Holidays, Favorite Wines, and Memories

Wednesday, December 28, 2016 10:45 AM

Twas the night before Christmas … and the first night of Hanukkah too! Pretty cool, if you ask me, as I’m all for celebrations. Considering the timing of my fortnightly ramble, I’m not expecting as wide an audience to be reading this evening. That takes all the pressure off, as there’s really no need to speak of any specific wine tonight. I figure that we’ve all got our wines for the holiday weekend in place, ready to be shared and enjoyed. So, for the sake of exercise, and since it’s the time of year to break out the good stuff, I will reminisce about some of my very favorite wines.

*I will go on the record here and declare any 1982 red Bordeaux ineligible from this list; much like the Beatles’ exclusion from favorite musical acts lists.

1985 Mouton Rothschild, Pauillac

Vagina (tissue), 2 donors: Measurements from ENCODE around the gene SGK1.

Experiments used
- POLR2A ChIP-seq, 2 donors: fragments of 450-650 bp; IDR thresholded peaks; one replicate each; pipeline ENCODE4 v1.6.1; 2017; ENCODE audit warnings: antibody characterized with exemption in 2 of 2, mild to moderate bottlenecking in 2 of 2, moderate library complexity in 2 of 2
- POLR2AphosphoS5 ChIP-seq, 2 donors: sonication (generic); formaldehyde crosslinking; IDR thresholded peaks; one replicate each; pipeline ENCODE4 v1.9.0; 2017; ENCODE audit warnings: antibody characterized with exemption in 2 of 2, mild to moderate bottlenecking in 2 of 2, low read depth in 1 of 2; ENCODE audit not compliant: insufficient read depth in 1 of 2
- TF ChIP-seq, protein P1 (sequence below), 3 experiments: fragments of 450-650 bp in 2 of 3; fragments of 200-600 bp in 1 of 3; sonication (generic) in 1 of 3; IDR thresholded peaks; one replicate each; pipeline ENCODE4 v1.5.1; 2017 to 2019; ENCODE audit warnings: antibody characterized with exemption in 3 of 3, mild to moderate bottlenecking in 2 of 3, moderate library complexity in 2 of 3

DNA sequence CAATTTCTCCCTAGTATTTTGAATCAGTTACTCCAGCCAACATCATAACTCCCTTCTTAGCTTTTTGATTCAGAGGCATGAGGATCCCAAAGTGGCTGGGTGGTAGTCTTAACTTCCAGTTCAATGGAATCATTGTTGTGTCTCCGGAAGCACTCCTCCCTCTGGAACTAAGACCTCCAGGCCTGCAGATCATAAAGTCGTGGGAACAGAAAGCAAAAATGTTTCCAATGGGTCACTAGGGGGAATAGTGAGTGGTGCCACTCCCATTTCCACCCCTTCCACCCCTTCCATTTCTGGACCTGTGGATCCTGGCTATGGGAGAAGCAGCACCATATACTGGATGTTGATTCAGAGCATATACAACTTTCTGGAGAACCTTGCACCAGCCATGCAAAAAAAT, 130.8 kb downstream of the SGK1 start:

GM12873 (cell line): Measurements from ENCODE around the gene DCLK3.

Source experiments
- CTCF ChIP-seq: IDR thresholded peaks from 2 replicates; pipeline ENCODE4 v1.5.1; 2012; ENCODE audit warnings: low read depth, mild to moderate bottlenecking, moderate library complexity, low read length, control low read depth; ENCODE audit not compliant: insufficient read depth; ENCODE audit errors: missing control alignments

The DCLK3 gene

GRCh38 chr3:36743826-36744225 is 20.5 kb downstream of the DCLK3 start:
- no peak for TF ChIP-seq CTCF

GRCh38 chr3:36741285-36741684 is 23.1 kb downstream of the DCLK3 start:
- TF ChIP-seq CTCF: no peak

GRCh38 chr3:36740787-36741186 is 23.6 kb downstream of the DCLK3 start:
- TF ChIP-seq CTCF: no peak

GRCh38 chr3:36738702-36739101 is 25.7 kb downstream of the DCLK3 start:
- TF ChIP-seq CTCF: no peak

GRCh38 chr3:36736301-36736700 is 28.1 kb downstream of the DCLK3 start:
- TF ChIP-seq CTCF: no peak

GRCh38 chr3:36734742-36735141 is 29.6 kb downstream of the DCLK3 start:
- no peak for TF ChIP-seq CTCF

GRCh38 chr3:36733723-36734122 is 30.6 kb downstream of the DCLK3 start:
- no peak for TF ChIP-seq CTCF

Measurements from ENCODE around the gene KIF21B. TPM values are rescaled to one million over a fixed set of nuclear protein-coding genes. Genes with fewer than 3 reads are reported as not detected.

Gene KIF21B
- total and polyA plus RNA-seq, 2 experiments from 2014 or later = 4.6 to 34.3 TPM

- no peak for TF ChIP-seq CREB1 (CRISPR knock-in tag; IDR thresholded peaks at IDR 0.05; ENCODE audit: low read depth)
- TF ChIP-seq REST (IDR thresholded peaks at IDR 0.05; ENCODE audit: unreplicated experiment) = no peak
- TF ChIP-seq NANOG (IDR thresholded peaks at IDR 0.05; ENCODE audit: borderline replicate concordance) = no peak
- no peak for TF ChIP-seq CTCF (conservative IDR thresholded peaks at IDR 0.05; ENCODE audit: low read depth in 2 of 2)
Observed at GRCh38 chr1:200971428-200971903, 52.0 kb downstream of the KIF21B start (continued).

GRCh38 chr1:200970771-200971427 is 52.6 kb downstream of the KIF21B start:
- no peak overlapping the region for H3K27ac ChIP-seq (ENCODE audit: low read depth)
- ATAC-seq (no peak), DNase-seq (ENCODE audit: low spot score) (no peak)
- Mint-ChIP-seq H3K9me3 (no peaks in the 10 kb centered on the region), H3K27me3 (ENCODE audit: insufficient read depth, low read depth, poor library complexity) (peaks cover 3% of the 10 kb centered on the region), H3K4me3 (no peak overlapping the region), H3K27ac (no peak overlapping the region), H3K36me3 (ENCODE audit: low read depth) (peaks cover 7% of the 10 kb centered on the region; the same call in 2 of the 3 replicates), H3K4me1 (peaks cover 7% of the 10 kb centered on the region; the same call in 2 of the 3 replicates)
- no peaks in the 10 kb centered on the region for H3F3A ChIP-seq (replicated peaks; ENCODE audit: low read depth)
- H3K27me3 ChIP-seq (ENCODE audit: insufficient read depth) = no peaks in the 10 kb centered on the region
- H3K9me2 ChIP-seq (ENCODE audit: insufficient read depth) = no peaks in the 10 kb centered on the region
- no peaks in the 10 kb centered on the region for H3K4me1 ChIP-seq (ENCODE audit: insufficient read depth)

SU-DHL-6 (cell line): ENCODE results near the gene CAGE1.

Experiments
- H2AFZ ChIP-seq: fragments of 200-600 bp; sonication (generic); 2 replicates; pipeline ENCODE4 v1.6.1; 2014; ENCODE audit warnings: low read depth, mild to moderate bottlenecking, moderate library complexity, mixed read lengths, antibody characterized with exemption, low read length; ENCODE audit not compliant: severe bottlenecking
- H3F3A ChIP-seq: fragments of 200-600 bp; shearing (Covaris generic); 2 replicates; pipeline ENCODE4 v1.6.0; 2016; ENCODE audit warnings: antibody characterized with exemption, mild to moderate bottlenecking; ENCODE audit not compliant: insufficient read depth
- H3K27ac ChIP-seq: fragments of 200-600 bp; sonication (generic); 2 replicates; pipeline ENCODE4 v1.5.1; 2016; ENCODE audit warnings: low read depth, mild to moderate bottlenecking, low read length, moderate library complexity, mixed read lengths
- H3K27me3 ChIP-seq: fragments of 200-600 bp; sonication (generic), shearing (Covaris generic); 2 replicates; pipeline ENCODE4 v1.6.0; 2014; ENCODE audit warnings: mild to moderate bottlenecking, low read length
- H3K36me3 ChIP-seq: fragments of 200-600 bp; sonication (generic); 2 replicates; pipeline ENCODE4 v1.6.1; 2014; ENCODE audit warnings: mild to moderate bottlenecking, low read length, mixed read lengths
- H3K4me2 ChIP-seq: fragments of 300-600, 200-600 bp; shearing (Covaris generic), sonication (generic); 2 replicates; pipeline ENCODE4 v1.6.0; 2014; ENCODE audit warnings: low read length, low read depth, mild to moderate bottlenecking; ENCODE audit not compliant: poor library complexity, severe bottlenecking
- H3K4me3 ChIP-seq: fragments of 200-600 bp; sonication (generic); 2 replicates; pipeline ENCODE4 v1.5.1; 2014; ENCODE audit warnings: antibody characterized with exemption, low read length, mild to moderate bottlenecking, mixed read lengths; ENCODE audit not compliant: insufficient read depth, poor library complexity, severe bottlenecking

This wine was served as the final act of a dinner/tasting with some very good friends, and we formed a Bordeaux tasting group that evening. The concept was a good one. Back in the days when one could purchase First Growth Bordeaux for less than $200 per bottle, I was thinking out loud to a couple of friends. “I would love to try a bottle of Mouton, but wouldn’t necessarily want to splurge and just have the one bottle. But if you chipped in $200, and you chipped in $200, and we got a couple more friends to do the same, we could taste 6 bottles of great Bordeaux, and that would be worth it!” This idea caught fire and Carsten and I were in charge of acquiring the special bottles. The evening’s lineup, in order: 1978 Pontet Canet, 1985 Pichon Lalande, 1985 Margaux, 1982 Leoville Las Cases, 1978 Lafite Rothschild, and 1985 Mouton Rothschild. Such a memorable evening with close friends, great food, and amazing wine. The 1985 Mouton took the blue ribbon for its amazing complexity and sublime mouth feel. I hope to taste this wine again someday.